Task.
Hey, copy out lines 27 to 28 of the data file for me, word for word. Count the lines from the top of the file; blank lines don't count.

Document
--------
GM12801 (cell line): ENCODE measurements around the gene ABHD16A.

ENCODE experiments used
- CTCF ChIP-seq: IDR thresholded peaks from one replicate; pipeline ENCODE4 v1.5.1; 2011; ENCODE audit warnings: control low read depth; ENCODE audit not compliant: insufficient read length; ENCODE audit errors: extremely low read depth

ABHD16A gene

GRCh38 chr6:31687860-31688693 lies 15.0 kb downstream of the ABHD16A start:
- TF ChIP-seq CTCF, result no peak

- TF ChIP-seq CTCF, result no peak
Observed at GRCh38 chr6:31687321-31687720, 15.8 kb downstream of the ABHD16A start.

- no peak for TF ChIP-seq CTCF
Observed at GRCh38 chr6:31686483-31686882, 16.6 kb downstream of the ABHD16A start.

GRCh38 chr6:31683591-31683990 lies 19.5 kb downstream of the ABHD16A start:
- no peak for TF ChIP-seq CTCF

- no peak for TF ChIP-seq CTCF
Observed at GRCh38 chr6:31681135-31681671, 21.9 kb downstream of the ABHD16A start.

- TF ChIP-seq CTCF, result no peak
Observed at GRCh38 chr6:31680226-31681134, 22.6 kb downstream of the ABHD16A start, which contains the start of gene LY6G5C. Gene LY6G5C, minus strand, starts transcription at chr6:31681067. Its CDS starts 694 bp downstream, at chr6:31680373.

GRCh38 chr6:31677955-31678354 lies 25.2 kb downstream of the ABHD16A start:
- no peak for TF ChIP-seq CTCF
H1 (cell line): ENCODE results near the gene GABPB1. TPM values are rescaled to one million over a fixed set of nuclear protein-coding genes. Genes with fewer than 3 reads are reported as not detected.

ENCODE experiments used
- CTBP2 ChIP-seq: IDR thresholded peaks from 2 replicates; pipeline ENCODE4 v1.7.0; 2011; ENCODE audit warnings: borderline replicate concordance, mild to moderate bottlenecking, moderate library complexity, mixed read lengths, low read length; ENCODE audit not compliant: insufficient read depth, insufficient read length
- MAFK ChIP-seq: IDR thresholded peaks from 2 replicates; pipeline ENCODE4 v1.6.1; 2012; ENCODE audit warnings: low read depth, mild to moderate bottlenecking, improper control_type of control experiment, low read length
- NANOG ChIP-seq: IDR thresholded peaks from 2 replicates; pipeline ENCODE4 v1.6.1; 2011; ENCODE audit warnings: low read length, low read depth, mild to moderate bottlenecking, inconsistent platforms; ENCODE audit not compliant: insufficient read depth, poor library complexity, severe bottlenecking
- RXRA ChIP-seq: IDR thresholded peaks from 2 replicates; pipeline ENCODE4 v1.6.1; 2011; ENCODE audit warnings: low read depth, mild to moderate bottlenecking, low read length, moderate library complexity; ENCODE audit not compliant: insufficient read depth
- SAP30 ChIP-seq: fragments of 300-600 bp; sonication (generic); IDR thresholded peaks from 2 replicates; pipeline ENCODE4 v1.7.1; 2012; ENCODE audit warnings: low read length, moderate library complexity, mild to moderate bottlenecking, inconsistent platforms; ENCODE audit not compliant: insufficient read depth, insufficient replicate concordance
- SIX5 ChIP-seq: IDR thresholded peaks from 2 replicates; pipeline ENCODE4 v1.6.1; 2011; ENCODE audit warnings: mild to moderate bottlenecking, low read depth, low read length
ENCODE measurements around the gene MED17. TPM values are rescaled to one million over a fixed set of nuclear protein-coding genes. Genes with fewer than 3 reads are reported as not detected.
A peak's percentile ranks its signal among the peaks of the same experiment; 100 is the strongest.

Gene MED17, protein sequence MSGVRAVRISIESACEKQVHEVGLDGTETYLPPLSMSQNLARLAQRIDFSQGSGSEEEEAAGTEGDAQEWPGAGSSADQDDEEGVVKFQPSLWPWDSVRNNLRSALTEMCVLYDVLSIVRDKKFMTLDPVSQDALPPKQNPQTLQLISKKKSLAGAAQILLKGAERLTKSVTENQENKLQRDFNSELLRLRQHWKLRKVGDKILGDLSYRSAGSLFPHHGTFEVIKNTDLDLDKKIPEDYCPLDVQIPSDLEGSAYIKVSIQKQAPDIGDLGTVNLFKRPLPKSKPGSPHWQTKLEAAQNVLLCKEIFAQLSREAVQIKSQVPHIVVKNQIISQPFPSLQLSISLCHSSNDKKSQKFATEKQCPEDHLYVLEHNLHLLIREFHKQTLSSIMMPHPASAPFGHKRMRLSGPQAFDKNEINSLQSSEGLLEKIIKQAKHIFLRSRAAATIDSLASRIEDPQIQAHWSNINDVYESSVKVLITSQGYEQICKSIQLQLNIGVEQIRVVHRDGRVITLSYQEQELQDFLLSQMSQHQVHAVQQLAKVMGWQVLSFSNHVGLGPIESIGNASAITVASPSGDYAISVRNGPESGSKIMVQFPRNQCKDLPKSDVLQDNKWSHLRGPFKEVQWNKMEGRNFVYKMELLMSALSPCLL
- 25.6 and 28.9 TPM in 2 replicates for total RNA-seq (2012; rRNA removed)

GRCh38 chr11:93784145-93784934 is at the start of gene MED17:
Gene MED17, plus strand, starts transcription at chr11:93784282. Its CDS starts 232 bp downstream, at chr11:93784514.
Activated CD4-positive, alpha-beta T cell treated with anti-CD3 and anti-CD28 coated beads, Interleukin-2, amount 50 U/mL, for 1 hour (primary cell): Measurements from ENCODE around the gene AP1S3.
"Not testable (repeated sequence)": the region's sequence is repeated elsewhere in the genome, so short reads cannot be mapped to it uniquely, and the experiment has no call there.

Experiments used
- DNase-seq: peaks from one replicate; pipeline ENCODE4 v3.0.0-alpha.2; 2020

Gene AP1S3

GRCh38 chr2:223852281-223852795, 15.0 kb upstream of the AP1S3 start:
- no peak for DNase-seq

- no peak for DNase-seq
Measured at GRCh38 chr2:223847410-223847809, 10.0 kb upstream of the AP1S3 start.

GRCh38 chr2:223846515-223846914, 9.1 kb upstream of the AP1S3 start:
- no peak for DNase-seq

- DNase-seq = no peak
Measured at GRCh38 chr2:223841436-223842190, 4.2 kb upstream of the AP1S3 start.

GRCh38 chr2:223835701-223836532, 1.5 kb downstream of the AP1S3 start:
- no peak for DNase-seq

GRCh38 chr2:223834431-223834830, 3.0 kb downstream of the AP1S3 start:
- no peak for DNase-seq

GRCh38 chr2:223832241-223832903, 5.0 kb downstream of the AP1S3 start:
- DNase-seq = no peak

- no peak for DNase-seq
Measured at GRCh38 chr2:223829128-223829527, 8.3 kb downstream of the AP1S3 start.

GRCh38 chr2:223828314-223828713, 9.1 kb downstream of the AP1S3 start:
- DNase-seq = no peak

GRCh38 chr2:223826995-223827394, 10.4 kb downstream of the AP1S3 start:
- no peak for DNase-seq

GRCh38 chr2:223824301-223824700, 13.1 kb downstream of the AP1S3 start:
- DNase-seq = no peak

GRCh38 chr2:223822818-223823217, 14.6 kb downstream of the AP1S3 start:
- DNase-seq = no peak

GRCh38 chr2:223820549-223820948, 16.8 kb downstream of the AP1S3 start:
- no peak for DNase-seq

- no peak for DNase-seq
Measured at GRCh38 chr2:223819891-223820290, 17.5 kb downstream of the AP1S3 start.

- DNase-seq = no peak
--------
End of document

ENCODE measurements around the gene MED17. TPM values are rescaled to one million over a fixed set of nuclear protein-coding genes. Genes with fewer than 3 reads are reported as not detected.
A peak's percentile ranks its signal among the peaks of the same experiment; 100 is the strongest.